Integrating community health workers in schools
Author(s)Williams, Roy Jerome, III
Massachusetts Institute of Technology. Department of Urban Studies and Planning.
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The Patient Protection and Affordable Care Act (PPACA) has set the tone for a radically revised health landscape in America that focuses on community-based care. Our health care system, however, has neither the infrastructure nor the vision to properly account for these demands. One possible solution is to redefine how established positions and organizations can be utilized to help accommodate the emerging needs. School-based health centers (SBHCs), for example, have traditionally provided general health services to students and members of the surrounding community. In many low-income neighborhoods, however, the needs of the community members far outpace the capabilities of the SBHCs and local community-based health centers. One promising answer to the need for community-based care is the integration of community health workers (CHWs) in SBHCs. The PPACA has identified CHWs as an integral component of health teams. They serve to connect people who have been historically marginalized to necessary health services and advocate on the behalf of community needs. This commentary proposes the integration of the CHW role into schools to provide comprehensive health-services to more students and community members than can be currently served. The argument begins with an examination of Massachusetts' CHW advocates' struggle to legitimize the field to gain the professional respect of other medical professions. Next, it explores the possibilities of a CHW in a school setting and makes recommendations to improve the viability and effectiveness of the role. It closes with an analysis of different views of community-based care and the role of planning in negotiating future workforce development challenges.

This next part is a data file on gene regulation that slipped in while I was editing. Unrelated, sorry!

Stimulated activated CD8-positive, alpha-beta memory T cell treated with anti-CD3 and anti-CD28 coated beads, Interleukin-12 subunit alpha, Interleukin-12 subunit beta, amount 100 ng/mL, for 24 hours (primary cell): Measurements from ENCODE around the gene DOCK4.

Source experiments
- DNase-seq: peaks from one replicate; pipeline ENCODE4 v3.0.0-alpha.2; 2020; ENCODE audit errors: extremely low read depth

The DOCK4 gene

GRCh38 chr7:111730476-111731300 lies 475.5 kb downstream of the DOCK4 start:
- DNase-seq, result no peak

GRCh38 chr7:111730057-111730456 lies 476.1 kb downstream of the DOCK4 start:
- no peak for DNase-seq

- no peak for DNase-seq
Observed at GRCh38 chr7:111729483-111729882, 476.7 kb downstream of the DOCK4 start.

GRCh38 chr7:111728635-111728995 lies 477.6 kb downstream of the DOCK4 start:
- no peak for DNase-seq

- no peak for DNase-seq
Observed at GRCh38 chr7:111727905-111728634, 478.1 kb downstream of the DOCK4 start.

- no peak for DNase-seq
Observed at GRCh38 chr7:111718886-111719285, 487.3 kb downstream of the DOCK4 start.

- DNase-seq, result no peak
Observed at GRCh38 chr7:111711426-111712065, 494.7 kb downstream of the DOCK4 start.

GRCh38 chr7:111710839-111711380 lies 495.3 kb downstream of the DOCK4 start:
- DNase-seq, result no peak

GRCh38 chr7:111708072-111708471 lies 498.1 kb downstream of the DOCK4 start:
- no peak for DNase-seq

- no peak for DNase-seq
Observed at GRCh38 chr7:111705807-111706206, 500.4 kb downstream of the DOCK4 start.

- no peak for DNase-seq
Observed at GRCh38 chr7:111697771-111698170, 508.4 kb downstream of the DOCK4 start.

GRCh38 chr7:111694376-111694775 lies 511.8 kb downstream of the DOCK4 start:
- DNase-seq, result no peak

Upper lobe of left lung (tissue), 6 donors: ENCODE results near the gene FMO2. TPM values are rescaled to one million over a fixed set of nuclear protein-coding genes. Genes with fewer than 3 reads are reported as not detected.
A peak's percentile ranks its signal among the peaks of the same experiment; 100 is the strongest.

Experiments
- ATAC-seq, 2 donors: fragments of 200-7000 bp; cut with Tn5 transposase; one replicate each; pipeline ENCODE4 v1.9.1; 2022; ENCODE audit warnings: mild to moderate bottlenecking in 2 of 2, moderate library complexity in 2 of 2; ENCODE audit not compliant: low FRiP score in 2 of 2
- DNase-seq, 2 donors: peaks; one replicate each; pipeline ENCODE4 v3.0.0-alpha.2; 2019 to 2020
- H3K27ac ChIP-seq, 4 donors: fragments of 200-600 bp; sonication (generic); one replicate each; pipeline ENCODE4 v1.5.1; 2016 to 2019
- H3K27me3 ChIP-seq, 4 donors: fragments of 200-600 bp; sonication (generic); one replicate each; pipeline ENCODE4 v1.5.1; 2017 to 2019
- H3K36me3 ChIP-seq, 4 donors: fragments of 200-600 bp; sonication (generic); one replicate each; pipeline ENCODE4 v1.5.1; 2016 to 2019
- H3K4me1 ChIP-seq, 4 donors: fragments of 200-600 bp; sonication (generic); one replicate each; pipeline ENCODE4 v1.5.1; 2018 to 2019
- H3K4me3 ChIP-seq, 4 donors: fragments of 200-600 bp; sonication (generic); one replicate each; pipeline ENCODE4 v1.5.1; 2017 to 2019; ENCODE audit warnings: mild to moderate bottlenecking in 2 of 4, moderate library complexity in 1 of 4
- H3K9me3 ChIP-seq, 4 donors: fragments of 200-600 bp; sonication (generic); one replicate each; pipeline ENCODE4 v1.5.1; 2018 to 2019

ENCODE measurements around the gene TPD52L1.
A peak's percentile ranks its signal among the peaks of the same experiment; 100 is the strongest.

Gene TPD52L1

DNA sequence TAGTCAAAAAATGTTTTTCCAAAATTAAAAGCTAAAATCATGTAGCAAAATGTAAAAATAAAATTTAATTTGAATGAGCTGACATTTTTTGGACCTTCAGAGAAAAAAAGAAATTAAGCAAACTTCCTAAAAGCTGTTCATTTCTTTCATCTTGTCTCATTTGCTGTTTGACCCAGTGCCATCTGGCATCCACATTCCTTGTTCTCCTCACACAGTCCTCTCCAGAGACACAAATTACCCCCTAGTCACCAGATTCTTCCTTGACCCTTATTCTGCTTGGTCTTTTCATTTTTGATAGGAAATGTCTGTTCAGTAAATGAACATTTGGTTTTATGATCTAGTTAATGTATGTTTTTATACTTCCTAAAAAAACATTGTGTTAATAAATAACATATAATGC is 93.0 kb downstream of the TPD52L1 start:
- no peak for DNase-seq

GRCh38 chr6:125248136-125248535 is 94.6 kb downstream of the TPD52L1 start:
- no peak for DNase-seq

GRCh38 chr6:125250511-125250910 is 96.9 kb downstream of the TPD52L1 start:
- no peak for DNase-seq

Thesis (M.C.P.)--Massachusetts Institute of Technology, Dept. of Urban Studies and Planning, 2013.Cataloged from PDF version of thesis.Includes bibliographical references (p. 59-63).
DepartmentMassachusetts Institute of Technology. Department of Urban Studies and Planning
Massachusetts Institute of Technology
Urban Studies and Planning.